News

Equine Dystocia

Anesthetic Considerations for Equine Dystocia

Jun 10, 2016 / Practitioner Updates

Equine anesthesia carries a higher anesthetic risk for mortality than for other domestic animals, with cesarean sections further increasing risk. A late-term mare with dystocia presents specific anesthetic challenges due to the physiologic changes of pregnancy, the associated procedures, and considerations for the neonatal foal. Dystocic mares will often present with pain, agitation, weakness, tachycardia,...

Staff Spotlight: Jessica Garrett, CVT, VTS (ECC)

Jun 10, 2016 / Practitioner Updates

Jessica Garrett, CVT, VTS (ECC), is the clinical coordinator of the small animal emergency service and also manages the blood donor program for the Veterinary Teaching Hospital. She joined the University of Illinois in 2005, three years after completing Parkland College’s veterinary technology program. Initially Garrett worked in the hospital’s intensive care unit and internal...

Staff Spotlight: Sandy Grable, CVT

May 18, 2016 / Practitioner Updates

Sandy Grable, CVT, has been working as the sole dermatology technician since 2001. She graduated from Parkland College’s veterinary technology program in 1999 and began working at the U of I Veterinary Diagnostic Laboratory. When one of her English mastiffs was diagnosed with atopy and food allergies by Dr. Karen Campbell, that’s when her interest...

Dealing with the Painful and Irritating Chronic Otitis Externa Cases

May 18, 2016 / Practitioner Updates

Ear infections (otitis externa) in dogs were the most common reason for veterinary visits in 2015, according to Veterinary Pet Insurance. The second most common reason for visits was skin allergies, which is a common primary cause of otitis externa. Otitis externa can be extremely frustrating for owners and veterinarians alike, especially in the case...

Dr. Pieper with dog

What You and Your Staff Need to Know about Staph

May 18, 2016 / Practitioner Updates

Staphylococcus can be a very common cause of infection of the skin and ears of all animals and humans. Staphylococcus is divided into coagulase positive and coagulase negative species. Coagulase positive species—S. pseudintermedius, S. aureus, and S. schleiferi subspecies coagulans—are more commonly seen; however, coagulase negative species are identified in infections with growing frequency. S....

Bird Grooming Dr. Kenneth Welle

Appropriate Grooming of Birds

Apr 18, 2016 / Practitioner Updates

As avian veterinarians, we are often called upon to perform grooming procedures—most commonly trimming of the beak, wings, and nails—on pet birds. While these may seem to be simple technical tasks, there can be undesirable consequences when they are done incorrectly. In fact, the very need for these procedures should be critically evaluated. Wing trims...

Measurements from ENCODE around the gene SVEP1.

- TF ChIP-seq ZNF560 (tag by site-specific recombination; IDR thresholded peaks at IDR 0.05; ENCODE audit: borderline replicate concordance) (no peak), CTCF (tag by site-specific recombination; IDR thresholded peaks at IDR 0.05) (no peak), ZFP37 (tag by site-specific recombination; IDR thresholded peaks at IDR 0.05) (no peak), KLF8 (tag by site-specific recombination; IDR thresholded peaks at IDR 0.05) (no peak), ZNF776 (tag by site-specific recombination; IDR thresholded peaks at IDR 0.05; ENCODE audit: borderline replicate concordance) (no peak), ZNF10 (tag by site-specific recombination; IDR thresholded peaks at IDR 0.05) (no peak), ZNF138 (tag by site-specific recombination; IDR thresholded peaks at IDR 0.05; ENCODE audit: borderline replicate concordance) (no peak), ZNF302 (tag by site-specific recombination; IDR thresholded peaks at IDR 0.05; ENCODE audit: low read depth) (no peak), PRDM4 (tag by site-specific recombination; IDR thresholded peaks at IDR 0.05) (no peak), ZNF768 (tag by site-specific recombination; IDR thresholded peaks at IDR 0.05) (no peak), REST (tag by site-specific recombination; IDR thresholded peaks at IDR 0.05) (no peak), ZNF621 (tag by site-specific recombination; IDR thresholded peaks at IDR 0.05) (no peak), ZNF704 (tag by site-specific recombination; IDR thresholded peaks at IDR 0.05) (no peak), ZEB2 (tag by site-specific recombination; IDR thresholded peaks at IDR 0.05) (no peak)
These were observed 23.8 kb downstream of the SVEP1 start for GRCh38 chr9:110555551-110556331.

Dr. Matt Allender and students

Updates on Research of Epidemiology of Reptile Diseases

Apr 18, 2016 / Practitioner Updates

Box Turtles Ranavirus epidemics constitute a serious emerging threat to wild populations of fishes, amphibians, and reptiles. Ranaviral outbreaks have now been documented on six continents, in 43 countries, and in more than 173 species of fishes, amphibians, and reptiles (Global Ranavirus Consortium) and ranaviral disease is now considered a Notifiable Pathogen (World Organization for...

Faculty Spotlight: Julia Whittington, DVM

Apr 18, 2016 / Practitioner Updates

Julia Whittington is a clinical associate professor, head of the companion exotic animal medicine service, and director of the Wildlife Medical Clinic. Are there any new procedures you’re using to treat exotic animals? The field of zoological medicine is constantly evolving, with new advances and applications of tried and true technologies to new species. Hormone...

On-Farm Dynamic Endoscopy Available

Feb 29, 2016 / Practitioner Updates

Endoscopic detection of upper respiratory pathologies is typically performed with the horse at rest. However, endoscopy while the horse is exercising is necessary to diagnose most functional disorders of the upper respiratory tract, such as: dynamic collapse of the left arytenoid cartilage in horses with laryngeal recurrent neuropathy that appears mild at rest intermittent dorsal...

Dr. McCoy with horse

Shockwave Therapy Offered at Illinois

Feb 29, 2016 / Practitioner Updates

The Equine Surgery group is excited to offer extracorporeal shockwave therapy (ESWT) as part of our comprehensive diagnostic and therapeutic services. ESWT is a noninvasive treatment modality that uses focused, high-pressure sound waves to stimulate healing of wounds and musculoskeletal injuries. The specific mechanism of action in ESWT is unknown, although research suggests that upregulation...